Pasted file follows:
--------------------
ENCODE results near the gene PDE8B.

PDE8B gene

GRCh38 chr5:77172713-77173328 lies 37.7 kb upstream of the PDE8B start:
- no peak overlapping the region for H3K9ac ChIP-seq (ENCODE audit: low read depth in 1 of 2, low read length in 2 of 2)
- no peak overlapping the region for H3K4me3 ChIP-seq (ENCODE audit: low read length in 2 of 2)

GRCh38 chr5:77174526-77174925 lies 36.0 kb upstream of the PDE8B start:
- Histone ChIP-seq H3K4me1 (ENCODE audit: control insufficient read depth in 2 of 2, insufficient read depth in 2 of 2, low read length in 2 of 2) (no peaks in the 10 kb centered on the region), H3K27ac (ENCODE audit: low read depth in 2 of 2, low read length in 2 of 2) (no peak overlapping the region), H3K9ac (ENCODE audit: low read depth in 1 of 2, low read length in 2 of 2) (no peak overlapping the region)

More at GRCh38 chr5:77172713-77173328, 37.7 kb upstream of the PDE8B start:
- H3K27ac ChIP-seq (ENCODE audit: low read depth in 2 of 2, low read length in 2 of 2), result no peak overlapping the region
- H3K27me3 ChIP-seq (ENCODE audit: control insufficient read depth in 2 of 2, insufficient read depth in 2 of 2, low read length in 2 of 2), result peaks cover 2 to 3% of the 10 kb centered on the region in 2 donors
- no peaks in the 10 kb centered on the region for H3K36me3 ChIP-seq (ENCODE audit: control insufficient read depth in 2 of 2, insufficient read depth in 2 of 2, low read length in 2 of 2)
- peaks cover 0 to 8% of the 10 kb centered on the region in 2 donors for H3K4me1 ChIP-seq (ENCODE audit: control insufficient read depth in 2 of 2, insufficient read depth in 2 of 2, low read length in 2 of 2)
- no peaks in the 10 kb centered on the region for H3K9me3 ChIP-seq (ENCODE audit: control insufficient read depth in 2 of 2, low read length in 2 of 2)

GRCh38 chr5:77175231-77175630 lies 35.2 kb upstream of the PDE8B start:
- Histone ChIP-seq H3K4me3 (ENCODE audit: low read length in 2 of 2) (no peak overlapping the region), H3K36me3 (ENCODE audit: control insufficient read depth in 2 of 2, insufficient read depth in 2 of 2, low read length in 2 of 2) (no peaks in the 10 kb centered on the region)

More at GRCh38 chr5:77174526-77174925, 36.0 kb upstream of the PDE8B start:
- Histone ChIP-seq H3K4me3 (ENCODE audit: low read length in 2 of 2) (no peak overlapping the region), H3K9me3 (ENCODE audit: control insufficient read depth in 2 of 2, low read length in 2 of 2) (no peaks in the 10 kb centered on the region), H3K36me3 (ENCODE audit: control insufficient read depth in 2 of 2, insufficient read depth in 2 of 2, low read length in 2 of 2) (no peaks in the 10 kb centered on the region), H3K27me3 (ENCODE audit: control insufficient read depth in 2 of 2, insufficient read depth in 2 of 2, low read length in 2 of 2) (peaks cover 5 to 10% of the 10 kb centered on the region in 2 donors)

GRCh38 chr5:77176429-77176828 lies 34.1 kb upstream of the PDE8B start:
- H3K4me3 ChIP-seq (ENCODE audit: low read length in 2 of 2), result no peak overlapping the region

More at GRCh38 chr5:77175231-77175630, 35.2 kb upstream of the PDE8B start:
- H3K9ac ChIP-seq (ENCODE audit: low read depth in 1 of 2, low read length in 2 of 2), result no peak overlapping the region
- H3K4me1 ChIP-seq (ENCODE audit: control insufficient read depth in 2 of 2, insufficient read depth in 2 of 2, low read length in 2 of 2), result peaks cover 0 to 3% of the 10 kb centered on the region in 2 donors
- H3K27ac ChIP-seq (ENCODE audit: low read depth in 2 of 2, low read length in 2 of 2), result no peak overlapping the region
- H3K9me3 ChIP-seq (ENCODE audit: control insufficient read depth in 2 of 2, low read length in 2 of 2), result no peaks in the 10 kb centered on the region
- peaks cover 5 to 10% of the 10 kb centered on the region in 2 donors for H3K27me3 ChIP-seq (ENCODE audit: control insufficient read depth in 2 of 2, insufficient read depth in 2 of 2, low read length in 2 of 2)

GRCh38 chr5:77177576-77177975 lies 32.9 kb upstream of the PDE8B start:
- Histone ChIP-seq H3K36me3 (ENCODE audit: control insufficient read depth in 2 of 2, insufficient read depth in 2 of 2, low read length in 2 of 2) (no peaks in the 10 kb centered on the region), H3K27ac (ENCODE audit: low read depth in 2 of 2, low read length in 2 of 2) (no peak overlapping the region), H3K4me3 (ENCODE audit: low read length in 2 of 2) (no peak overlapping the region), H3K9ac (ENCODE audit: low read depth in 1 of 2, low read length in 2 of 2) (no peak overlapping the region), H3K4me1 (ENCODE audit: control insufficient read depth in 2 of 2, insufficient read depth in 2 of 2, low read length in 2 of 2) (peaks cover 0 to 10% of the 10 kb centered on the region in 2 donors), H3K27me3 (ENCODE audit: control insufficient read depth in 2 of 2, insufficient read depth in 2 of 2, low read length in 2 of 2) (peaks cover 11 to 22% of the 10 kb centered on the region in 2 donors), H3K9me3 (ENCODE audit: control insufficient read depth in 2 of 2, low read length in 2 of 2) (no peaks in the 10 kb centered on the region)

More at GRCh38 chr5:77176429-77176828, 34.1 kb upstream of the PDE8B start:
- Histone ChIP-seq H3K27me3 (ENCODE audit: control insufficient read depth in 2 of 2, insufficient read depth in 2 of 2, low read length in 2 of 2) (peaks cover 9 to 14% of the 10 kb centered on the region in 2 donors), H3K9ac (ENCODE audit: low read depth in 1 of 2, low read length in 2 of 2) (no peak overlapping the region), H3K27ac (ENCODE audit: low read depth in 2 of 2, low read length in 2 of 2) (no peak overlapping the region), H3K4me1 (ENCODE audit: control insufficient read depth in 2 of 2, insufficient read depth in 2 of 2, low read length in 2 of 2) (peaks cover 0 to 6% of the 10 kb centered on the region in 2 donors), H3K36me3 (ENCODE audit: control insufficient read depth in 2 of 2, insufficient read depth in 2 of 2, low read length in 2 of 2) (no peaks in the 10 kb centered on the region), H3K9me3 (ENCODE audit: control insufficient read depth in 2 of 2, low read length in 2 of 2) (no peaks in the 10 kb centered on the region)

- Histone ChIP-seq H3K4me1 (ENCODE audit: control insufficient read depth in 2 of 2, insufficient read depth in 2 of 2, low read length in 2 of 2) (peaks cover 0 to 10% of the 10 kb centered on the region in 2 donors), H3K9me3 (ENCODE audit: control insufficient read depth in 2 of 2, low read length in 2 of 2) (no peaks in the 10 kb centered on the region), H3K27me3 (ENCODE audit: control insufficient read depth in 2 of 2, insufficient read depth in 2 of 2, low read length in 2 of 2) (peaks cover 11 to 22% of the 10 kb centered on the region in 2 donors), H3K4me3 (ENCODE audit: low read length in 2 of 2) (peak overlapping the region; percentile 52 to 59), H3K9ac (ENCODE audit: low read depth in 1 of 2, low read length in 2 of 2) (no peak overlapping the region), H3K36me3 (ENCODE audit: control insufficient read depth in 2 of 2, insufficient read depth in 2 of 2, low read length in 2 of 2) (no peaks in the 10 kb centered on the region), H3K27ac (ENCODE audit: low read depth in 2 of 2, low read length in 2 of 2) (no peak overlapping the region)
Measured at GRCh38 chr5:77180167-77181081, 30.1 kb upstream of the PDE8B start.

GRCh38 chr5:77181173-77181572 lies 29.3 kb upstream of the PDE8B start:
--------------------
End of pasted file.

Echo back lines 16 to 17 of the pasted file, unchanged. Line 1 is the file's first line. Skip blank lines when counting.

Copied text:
More at GRCh38 chr5:77174526-77174925, 36.0 kb upstream of the PDE8B start:
- Histone ChIP-seq H3K4me3 (ENCODE audit: low read length in 2 of 2) (no peak overlapping the region), H3K9me3 (ENCODE audit: control insufficient read depth in 2 of 2, low read length in 2 of 2) (no peaks in the 10 kb centered on the region), H3K36me3 (ENCODE audit: control insufficient read depth in 2 of 2, insufficient read depth in 2 of 2, low read length in 2 of 2) (no peaks in the 10 kb centered on the region), H3K27me3 (ENCODE audit: control insufficient read depth in 2 of 2, insufficient read depth in 2 of 2, low read length in 2 of 2) (peaks cover 5 to 10% of the 10 kb centered on the region in 2 donors)